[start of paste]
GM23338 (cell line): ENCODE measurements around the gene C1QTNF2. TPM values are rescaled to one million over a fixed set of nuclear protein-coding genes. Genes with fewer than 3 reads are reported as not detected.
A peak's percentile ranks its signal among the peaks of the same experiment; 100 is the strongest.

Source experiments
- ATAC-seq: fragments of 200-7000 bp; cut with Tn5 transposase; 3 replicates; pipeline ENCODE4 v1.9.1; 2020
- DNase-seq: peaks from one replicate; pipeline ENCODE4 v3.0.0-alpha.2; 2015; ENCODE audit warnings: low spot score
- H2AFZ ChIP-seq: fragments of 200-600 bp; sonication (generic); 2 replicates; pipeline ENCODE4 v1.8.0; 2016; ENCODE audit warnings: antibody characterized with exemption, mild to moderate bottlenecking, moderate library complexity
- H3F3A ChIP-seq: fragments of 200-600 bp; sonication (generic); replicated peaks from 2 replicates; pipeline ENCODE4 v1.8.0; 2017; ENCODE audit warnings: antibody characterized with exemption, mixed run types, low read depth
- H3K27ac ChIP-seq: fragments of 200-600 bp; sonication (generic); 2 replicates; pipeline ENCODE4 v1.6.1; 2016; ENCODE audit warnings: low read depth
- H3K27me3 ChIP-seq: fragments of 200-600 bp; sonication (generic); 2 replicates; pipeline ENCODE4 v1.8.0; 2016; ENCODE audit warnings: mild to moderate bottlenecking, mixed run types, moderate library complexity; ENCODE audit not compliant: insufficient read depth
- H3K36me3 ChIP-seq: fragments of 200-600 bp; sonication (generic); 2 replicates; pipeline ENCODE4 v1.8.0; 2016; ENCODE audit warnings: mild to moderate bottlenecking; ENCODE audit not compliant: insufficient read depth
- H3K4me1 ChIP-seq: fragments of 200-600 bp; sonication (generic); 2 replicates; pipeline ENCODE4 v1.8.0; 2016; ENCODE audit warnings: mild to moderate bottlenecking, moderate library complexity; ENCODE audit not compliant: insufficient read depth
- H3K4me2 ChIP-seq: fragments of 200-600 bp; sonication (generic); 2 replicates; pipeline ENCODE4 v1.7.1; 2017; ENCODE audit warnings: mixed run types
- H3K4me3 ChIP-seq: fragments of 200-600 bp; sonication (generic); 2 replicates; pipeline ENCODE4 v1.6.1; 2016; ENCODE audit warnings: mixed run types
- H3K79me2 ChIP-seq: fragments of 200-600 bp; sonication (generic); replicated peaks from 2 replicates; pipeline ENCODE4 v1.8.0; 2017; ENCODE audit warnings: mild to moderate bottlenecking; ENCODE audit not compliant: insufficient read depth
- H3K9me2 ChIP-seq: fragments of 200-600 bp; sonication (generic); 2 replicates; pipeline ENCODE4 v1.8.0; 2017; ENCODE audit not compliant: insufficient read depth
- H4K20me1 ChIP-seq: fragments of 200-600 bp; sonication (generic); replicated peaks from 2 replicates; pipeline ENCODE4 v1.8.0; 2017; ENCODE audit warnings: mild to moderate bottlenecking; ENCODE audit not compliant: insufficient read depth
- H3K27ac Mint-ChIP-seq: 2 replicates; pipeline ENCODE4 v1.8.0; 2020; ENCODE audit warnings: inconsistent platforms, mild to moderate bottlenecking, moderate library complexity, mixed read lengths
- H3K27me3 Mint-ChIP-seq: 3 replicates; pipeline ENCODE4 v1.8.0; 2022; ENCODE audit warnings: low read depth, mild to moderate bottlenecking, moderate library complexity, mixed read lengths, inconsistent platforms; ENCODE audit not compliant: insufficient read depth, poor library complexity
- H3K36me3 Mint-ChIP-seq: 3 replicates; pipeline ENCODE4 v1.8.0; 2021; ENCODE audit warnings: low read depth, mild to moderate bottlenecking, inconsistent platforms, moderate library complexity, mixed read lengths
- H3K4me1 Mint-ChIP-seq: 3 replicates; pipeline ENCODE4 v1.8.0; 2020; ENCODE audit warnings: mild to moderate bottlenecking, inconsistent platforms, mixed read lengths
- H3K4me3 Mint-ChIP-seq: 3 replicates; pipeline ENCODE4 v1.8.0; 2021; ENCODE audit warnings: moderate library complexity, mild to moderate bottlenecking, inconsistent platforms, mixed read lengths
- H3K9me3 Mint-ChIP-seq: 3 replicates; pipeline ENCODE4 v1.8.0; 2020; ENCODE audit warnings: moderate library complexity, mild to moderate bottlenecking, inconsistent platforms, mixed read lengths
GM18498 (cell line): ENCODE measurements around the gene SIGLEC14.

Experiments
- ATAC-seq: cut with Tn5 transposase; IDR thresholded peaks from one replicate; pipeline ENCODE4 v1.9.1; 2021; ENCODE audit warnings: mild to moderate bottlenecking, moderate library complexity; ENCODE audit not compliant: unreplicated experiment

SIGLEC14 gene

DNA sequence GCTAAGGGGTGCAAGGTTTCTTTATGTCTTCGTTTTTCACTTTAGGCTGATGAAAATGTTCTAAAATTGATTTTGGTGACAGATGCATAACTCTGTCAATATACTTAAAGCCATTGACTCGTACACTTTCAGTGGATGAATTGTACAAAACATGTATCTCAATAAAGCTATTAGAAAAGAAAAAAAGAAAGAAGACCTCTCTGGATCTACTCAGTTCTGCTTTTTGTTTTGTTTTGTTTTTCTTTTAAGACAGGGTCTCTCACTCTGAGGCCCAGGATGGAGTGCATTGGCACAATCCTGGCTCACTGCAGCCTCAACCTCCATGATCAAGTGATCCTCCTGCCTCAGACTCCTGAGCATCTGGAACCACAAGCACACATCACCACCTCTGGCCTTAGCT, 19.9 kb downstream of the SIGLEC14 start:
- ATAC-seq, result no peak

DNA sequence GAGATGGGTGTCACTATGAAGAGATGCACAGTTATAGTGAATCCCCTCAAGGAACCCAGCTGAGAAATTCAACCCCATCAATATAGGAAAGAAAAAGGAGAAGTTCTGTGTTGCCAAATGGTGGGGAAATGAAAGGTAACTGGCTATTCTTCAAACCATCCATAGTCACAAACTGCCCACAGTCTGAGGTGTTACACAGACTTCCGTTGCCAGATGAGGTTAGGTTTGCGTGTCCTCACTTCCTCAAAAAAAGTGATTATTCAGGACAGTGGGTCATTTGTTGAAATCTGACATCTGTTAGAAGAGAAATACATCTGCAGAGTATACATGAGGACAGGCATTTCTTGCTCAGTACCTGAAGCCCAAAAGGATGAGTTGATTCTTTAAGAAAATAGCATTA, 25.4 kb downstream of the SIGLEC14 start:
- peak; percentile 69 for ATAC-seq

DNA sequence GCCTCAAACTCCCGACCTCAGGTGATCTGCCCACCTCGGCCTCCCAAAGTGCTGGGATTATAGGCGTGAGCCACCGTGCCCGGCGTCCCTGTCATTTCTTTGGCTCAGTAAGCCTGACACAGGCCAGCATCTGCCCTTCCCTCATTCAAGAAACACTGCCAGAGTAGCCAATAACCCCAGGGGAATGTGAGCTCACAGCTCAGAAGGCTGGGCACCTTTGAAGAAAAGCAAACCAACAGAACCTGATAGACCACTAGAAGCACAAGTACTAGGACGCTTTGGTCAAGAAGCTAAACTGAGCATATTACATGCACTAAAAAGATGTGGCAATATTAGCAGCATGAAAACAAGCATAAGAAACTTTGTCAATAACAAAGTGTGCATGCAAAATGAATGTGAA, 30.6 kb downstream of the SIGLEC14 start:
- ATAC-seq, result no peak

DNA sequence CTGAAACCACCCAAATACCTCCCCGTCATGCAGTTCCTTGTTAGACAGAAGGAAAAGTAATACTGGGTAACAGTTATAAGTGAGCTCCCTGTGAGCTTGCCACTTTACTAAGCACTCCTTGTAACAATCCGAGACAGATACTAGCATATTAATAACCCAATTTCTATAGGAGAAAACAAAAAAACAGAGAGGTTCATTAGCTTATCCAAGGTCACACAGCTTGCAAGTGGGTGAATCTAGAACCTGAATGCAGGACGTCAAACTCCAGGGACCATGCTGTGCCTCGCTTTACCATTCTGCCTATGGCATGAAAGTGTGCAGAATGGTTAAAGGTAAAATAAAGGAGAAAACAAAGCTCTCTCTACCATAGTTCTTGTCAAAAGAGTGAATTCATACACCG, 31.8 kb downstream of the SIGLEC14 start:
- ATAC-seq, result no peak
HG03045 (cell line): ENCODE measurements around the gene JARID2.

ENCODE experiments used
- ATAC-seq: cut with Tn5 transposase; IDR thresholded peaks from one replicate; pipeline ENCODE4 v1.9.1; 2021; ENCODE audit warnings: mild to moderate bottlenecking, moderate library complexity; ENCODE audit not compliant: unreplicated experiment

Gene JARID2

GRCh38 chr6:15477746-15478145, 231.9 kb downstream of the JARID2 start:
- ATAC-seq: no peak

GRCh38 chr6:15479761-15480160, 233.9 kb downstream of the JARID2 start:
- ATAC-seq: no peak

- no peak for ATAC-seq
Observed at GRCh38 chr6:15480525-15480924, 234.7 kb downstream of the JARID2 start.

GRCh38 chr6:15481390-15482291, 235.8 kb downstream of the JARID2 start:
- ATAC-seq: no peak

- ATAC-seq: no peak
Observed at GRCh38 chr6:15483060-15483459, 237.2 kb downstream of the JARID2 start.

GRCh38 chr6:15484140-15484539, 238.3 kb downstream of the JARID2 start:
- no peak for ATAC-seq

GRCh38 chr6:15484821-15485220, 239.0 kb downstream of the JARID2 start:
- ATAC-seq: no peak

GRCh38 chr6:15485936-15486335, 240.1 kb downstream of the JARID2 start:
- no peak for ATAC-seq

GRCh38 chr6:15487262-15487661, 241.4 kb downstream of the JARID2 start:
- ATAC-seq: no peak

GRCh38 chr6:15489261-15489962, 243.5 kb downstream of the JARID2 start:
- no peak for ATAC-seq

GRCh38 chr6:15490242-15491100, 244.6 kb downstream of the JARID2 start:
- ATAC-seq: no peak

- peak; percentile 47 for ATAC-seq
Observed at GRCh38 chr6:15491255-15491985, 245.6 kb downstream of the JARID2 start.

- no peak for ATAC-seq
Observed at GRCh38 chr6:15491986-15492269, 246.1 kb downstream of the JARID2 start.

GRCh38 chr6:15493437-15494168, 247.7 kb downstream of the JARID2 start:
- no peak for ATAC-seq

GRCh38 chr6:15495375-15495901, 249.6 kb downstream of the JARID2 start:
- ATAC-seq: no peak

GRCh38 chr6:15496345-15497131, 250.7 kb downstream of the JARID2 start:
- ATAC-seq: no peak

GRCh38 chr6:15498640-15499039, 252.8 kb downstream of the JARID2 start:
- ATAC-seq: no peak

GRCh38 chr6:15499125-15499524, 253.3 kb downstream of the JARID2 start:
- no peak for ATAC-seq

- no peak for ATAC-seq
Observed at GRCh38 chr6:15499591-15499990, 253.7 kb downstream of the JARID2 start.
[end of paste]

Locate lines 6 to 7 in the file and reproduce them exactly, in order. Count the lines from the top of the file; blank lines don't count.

- H2AFZ ChIP-seq: fragments of 200-600 bp; sonication (generic); 2 replicates; pipeline ENCODE4 v1.8.0; 2016; ENCODE audit warnings: antibody characterized with exemption, mild to moderate bottlenecking, moderate library complexity
- H3F3A ChIP-seq: fragments of 200-600 bp; sonication (generic); replicated peaks from 2 replicates; pipeline ENCODE4 v1.8.0; 2017; ENCODE audit warnings: antibody characterized with exemption, mixed run types, low read depth